BFI Flare: Alaska is a Drag — A bold exploration of masculinity ★★★
Alaska is a Drag is a bold and surprising film, telling the story of a fish-gutting boxer who dreams of becoming a drag superstar.
The plot follows Leo (Martin L Washington Jr), who works in a fish-canning factory but holds a hope of becoming both a boxer and a drag performer.
Moved to Alaska by his evangelical father to ‘toughen up’, Leo and his ailing twin sister Tristan (Maya Washington) dream of leaving the state in search of their mother and becoming drag stars.
However, when a stranger joins the factory, Leo struggles to balance drag, boxing and the problems his developing feelings cause — including the homophobic reactions of his colleagues.
Developed from a 2012 short film of the same name, Alaska is a Drag prompts a variety of questions about masculinity and expression with the predominantly male cast.
The mix of boxing, fish-gutting and drag may sound ridiculous on paper, yet the film expertly blends the three into the story, in the directorial debut of actor and writer Shaz Bennett.
Although the film is enjoyable and feels professional for the most part, certain features of the film feel inconsistent.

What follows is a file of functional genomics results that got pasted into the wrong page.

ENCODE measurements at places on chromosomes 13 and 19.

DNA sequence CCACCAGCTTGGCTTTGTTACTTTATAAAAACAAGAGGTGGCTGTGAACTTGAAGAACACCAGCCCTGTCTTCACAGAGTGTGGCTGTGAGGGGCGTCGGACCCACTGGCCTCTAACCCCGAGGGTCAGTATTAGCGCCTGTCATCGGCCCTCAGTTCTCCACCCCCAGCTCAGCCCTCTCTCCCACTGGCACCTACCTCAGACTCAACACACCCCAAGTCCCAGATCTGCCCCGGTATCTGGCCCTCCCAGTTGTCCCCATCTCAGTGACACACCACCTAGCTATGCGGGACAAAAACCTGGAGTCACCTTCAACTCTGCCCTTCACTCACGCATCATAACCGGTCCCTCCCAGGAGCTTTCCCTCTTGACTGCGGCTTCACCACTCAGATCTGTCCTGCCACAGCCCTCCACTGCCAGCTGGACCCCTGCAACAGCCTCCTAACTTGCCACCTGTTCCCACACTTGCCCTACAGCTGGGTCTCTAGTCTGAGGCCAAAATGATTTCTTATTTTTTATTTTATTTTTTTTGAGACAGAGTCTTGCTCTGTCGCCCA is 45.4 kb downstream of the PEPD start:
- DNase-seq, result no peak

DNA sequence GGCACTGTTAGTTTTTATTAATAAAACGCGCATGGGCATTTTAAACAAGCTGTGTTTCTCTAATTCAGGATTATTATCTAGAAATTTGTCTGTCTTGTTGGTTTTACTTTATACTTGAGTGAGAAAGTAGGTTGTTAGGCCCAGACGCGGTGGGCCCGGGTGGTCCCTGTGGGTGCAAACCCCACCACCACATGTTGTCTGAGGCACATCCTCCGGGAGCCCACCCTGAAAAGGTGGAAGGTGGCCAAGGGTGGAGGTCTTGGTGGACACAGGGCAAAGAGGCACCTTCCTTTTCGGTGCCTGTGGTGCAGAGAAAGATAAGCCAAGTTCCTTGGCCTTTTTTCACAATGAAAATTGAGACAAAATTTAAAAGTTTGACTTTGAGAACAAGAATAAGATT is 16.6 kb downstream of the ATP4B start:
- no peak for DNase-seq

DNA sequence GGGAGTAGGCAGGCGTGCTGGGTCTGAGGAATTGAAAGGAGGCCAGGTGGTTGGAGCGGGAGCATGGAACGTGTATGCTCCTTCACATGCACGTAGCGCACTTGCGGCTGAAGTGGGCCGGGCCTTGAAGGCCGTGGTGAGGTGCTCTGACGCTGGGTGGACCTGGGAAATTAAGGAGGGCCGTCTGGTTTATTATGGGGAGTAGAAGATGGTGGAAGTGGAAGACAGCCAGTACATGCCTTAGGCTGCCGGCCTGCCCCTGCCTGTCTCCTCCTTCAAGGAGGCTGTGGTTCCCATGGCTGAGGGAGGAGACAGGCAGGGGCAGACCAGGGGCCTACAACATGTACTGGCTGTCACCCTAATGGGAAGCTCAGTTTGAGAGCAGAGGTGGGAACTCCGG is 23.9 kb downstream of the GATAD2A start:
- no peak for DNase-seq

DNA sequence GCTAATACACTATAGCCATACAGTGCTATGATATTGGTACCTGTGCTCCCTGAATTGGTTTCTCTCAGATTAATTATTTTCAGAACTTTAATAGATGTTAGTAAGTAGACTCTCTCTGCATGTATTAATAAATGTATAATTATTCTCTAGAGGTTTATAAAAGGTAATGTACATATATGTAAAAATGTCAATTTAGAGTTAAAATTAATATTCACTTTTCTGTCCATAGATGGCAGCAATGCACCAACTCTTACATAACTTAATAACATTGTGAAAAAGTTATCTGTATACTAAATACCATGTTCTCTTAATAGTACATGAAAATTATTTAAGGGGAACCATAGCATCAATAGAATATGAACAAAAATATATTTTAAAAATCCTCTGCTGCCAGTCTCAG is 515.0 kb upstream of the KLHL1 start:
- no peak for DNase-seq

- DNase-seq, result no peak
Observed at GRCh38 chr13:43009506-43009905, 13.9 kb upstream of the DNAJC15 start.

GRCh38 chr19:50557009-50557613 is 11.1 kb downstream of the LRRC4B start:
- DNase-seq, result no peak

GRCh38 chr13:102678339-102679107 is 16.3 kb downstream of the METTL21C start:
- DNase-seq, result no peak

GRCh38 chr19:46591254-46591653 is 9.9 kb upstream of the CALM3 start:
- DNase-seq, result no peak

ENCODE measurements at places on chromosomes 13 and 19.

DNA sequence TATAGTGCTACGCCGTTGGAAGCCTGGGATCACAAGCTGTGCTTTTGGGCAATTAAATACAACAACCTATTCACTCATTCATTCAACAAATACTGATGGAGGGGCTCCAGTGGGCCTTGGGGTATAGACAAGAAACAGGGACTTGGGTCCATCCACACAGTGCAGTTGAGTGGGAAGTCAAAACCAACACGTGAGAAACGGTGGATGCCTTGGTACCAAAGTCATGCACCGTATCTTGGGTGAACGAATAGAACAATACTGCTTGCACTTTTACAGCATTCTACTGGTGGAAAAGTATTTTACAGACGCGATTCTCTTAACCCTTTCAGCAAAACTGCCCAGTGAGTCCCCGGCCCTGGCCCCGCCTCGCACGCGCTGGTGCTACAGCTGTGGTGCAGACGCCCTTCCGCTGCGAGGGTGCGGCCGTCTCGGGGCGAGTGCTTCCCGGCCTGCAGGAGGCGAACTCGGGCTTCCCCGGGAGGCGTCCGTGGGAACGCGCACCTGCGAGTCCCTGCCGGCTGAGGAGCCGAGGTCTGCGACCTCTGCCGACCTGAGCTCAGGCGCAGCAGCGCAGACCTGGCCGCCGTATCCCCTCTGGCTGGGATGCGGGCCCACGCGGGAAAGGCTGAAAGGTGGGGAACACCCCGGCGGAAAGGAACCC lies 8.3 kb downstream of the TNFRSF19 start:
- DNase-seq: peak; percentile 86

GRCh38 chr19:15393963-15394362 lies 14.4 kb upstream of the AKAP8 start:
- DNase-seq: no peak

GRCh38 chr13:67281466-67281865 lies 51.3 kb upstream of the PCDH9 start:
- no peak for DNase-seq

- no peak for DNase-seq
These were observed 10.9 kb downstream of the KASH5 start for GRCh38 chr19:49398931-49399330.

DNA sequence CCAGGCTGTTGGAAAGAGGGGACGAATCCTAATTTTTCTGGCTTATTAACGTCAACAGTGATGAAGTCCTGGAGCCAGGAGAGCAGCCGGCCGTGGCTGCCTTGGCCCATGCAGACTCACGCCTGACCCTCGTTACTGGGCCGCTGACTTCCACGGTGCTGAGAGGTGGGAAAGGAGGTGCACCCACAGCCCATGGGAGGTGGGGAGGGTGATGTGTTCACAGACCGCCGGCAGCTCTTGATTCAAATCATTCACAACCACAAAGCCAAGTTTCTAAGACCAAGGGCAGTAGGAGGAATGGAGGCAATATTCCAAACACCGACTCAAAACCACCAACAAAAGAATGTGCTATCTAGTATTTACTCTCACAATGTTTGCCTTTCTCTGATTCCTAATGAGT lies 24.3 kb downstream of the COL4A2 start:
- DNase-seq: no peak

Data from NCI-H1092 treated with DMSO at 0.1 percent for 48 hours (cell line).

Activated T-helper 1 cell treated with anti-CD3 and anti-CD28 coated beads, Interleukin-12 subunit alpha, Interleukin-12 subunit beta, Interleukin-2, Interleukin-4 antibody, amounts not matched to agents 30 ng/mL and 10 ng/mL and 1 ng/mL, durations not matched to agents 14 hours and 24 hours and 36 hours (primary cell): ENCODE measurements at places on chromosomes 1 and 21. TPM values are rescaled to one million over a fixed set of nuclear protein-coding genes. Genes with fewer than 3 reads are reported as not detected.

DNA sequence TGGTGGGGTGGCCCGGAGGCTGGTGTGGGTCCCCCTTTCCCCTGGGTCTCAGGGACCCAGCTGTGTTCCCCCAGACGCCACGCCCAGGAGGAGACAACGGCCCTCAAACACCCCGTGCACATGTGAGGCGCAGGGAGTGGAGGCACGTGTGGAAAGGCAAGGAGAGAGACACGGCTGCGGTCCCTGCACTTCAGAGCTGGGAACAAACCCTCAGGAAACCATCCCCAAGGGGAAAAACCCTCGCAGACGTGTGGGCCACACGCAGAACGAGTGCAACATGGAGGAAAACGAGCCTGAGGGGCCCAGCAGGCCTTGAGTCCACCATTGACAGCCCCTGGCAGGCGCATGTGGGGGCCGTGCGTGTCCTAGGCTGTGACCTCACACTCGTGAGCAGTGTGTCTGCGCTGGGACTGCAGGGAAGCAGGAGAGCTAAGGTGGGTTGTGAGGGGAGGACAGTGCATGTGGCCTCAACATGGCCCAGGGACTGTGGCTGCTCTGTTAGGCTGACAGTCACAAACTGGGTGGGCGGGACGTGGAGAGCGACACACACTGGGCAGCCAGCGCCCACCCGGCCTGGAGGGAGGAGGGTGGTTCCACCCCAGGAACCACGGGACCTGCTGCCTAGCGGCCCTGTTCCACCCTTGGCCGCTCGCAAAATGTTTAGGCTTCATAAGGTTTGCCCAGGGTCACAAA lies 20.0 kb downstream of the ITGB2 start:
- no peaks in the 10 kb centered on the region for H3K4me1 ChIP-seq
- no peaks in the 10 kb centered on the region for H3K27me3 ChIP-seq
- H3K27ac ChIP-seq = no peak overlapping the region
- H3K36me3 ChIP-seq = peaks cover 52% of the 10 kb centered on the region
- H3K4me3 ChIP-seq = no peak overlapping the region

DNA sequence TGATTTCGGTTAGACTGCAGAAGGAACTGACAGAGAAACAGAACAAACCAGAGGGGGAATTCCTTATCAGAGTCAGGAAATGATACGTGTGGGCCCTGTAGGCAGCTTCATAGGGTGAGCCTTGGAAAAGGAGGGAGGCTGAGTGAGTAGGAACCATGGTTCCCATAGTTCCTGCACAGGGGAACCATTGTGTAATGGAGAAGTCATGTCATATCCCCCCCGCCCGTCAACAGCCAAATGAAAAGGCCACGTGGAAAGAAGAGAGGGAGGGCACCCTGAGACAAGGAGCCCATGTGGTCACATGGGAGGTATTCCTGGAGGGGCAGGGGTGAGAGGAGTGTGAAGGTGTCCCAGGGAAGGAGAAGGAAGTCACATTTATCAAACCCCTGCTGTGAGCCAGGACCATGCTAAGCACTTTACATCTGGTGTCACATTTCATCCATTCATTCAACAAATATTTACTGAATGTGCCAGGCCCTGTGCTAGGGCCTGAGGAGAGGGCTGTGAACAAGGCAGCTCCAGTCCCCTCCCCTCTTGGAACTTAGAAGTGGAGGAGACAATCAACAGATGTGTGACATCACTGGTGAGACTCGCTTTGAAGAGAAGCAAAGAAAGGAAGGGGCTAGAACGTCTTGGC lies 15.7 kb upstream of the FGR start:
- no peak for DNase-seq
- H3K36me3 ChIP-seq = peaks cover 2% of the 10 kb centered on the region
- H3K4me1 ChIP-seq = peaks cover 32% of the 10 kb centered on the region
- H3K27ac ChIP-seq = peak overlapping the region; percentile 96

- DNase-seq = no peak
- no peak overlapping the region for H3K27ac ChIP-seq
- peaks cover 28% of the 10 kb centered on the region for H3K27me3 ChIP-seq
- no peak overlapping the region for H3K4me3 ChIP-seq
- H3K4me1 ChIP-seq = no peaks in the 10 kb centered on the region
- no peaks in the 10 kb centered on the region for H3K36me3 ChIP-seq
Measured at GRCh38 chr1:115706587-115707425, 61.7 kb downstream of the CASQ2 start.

Alaska is a Drag falls into tropes including that of a scheduling issue between two opposite passions – Leo’s qualifying boxing match falls on the same day as his drag debut.
However, the conflict quickly dissipates with no explanation, avoiding some of the cliche but making the plot feel patchy at points.
Another issue with the film is with director Shaz Bennett’s choice of visual effects and CGI throughout.
A rainbow coloured northern lights appears whenever Leo performs, which at best feels rather on the nose. Overusing the rainbow flag is a cheap trick, and at worst detracts from moments of the film achieving the high emotion they deserve.
Despite this, the performances of the actors show depth and emotion and carry the film well.
Martin L Washington Jr is a remarkable Leo and shines with each nuance of the character, from light-hearted moments with his sister to the more brutal climaxes of the film.
The film’s true strength lies in its unpredictability. The film is full of lightheartedness and humour, yet is still capable of giving the audience an emotional punch to the gut when needed.
At no point in the film does the plot feel predictable or the fates of the characters a foregone conclusion. The film objectively attempts to do too much, leaving some questions unanswered and many of the subplots unrefined.
However, this does add to the film’s sense of mystery and the idea of seizing your own fate.
Alaska is a Drag prompts the audience to look inward towards their own decisions and leaves you with the lesson that there is always a way out — even from Alaska.
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